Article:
This lowering of aims, then, seems to be as much a result of political as of scientific ideas. But it is no coincidence that Hobbes and Locke were not only great philosophers of modern politics but also great enthusiasts of the new science, just as Aristotle was not only the great ancient philosopher but also the preeminent scientific mind of the Greek world.
Aristotle saw in nature a repository of examples of every living thing in the process of becoming what it was meant to be. This teleology naturally informed his anthropology and his political thinking as well: he understood mankind by the heights toward which we seemed to be reaching. The moderns, meanwhile, saw in nature a brute and merciless oppressor, always burdening the weak and everywhere killing the innocent. This dark view of life inspired them to aim first and foremost for relief from nature’s tyranny. In that way freedom, another word for relief, became the aim of politics, while power and health became the goals of the great scientific enterprise. Rejecting teleology in both science and politics, they understood men by thinking about where they came from — the imaginary state of nature, or eventually the historical crucible of evolution — and not where they were headed.
Avoiding the worst, rather than achieving the best, is the great goal of the moderns, even if we have done a very good job of gilding our gloom with all manner of ornament to avoid becoming jaded and corrupted by a way of life directed most fundamentally to the avoidance of death. We have gilded it, above all, with the language of progress and hope, when in fact no human way of life has ever been more profoundly motivated by fear than our modern science-driven way. Our unique answer to fear, however, is not courage but techne, and so our fear does not debilitate us, but rather it moves us to act, and especially to pursue scientific discovery and technological advance.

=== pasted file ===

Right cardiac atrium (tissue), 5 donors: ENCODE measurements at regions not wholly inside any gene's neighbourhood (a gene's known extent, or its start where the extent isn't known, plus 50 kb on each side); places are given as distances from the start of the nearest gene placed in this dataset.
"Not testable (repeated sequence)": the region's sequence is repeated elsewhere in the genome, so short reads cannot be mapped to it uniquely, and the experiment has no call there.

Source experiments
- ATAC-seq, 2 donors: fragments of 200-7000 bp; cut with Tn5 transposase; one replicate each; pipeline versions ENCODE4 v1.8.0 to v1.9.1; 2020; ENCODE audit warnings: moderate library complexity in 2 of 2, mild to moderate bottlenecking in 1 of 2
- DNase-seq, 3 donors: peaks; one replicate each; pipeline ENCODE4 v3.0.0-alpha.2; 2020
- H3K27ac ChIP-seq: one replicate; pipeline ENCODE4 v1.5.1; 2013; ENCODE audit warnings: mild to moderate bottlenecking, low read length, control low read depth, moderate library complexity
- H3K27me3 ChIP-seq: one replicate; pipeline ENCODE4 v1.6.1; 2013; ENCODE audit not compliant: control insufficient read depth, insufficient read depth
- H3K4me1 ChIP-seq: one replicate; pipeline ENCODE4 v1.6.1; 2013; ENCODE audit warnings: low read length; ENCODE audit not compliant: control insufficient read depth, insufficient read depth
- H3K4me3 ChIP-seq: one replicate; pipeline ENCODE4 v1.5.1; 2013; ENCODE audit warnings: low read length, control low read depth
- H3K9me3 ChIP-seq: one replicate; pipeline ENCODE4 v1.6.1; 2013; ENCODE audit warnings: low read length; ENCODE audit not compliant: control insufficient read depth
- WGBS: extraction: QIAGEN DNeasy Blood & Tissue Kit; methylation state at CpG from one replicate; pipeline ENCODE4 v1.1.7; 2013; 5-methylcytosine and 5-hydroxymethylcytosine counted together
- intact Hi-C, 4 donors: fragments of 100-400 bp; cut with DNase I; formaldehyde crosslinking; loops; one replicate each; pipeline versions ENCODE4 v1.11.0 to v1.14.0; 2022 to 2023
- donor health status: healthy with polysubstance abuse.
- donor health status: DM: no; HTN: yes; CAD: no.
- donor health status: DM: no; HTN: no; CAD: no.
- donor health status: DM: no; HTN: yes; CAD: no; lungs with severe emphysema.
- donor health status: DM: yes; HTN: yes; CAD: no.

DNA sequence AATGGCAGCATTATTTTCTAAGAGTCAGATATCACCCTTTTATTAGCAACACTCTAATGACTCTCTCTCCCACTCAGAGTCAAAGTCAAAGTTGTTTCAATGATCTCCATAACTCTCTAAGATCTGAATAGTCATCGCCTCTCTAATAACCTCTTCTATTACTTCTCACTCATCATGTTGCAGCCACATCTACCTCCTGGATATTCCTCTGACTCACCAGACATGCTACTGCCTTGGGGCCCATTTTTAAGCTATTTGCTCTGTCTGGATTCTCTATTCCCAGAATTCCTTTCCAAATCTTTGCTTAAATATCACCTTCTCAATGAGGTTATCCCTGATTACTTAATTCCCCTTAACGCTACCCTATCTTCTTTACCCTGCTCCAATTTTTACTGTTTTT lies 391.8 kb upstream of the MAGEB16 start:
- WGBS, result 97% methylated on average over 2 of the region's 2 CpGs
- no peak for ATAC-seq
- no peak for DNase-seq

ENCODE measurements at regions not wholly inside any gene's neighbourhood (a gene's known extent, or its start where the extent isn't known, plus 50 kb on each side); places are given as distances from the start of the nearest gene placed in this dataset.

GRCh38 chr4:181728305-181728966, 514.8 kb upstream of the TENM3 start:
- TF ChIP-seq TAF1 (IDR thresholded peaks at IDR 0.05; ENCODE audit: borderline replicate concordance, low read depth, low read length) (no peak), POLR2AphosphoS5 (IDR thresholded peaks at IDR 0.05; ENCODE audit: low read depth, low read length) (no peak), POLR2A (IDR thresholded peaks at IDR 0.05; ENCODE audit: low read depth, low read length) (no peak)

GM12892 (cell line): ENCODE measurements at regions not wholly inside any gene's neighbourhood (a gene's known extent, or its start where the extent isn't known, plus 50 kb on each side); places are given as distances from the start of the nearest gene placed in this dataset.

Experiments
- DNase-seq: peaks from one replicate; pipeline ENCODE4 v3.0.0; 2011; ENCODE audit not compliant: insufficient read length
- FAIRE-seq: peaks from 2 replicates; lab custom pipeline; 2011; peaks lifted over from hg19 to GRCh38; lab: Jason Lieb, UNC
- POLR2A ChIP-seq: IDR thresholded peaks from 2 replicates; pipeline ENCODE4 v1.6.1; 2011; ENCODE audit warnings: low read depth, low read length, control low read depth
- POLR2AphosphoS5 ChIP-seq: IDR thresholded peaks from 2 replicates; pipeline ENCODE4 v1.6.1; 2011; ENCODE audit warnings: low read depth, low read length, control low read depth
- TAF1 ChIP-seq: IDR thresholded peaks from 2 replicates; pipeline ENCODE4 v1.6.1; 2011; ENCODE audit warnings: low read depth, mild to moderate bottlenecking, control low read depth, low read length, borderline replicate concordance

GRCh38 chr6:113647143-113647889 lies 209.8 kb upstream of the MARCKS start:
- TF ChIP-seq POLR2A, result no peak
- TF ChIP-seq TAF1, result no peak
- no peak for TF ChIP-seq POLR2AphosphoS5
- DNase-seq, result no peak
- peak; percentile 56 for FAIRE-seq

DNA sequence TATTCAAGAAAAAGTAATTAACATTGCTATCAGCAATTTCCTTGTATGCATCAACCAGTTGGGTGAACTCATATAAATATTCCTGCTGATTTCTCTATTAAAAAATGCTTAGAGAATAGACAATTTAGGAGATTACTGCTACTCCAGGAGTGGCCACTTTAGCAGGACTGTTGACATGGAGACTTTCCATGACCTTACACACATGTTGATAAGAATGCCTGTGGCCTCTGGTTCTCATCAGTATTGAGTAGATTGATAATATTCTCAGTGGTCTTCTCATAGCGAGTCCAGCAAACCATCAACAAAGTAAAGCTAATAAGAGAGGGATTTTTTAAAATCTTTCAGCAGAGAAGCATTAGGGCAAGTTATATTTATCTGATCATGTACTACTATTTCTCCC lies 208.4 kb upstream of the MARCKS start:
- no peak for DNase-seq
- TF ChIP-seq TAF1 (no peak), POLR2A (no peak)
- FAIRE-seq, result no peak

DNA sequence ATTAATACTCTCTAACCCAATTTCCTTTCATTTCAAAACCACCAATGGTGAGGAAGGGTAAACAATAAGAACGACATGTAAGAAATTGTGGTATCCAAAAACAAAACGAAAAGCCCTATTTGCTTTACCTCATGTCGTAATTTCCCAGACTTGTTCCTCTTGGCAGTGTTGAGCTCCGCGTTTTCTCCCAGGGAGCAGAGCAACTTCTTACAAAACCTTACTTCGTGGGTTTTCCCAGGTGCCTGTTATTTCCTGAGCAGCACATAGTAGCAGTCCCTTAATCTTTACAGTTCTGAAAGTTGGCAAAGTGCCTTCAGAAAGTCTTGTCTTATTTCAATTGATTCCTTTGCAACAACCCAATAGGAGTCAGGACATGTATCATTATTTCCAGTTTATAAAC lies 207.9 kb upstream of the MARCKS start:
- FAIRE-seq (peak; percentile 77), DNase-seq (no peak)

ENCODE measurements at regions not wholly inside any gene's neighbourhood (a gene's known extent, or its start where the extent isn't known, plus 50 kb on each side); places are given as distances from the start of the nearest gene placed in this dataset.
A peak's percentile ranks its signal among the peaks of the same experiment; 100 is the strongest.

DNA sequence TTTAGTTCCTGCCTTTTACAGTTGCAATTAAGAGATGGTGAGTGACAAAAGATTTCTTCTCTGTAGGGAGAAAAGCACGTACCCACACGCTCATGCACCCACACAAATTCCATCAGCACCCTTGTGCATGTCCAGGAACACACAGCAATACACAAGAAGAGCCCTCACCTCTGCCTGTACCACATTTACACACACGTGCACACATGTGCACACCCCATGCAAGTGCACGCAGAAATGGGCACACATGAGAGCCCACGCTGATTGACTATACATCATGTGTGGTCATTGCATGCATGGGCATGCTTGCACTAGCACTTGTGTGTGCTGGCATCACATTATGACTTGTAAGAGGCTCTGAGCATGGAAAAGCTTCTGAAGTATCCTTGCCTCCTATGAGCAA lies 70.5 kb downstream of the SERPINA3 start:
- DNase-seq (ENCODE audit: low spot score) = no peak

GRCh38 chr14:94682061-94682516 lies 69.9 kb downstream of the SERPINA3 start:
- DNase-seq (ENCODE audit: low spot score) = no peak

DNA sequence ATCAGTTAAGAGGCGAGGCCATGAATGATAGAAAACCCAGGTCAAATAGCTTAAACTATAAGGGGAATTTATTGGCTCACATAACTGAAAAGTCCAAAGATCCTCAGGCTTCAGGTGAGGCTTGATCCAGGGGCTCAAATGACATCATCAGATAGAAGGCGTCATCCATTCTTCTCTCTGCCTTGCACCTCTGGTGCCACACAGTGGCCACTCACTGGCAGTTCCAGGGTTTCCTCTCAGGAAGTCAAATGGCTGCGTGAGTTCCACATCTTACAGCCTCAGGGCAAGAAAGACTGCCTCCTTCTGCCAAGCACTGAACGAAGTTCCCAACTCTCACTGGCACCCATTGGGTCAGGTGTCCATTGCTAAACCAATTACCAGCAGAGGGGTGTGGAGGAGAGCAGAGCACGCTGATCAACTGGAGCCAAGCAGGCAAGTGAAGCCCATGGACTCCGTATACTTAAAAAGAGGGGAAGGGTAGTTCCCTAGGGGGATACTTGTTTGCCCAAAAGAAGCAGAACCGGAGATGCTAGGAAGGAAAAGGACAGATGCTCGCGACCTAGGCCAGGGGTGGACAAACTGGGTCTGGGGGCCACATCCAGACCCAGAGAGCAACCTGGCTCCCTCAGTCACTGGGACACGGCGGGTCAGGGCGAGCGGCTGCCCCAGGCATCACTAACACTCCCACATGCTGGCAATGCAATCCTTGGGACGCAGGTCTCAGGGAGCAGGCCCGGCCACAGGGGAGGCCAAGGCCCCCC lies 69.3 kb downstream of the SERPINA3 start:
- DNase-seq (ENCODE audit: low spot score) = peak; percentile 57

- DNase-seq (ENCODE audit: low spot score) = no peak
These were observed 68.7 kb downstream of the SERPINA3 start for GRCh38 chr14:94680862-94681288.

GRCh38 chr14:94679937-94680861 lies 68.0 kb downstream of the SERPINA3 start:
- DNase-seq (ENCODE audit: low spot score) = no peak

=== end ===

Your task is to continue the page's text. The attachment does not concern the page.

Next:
This modern attitude runs to excess when it forgets itself — mistaking necessity for nobility and confusing the avoidance of the worst with the pursuit of the best. From the very beginning, the modern worldview has given rise to peculiar utopianisms of various stripes, all grounded in the dream of overcoming nature and living, at last, free of necessity and fear, able to meet every one of our needs and our whims, and able, most especially, to live indefinitely in good health. This brand of utopianism generally begins in a benign libertarianism, though at times it has ended in political extremism, if not in the guillotine.
But in its far more common and far less excessive forms there is much to admire in this peculiar response to the cold hard world, and we have in fact been very well served by this fearful and downward-looking view of nature and man. Avoiding the worst is in many respects a just and compassionate goal, because a society directed most fundamentally to high and noble ideals inevitably leaves countless of its people behind to face precisely the worst that human life has to offer. Modern societies, egalitarian and democratic, aiming first at relief, put up with far less misery than their predecessors and are far better at practicing genuine compassion and sympathy. And modern life, through modern science above all, has put an end to a great deal of pain and suffering and so has made possible a great deal of human happiness.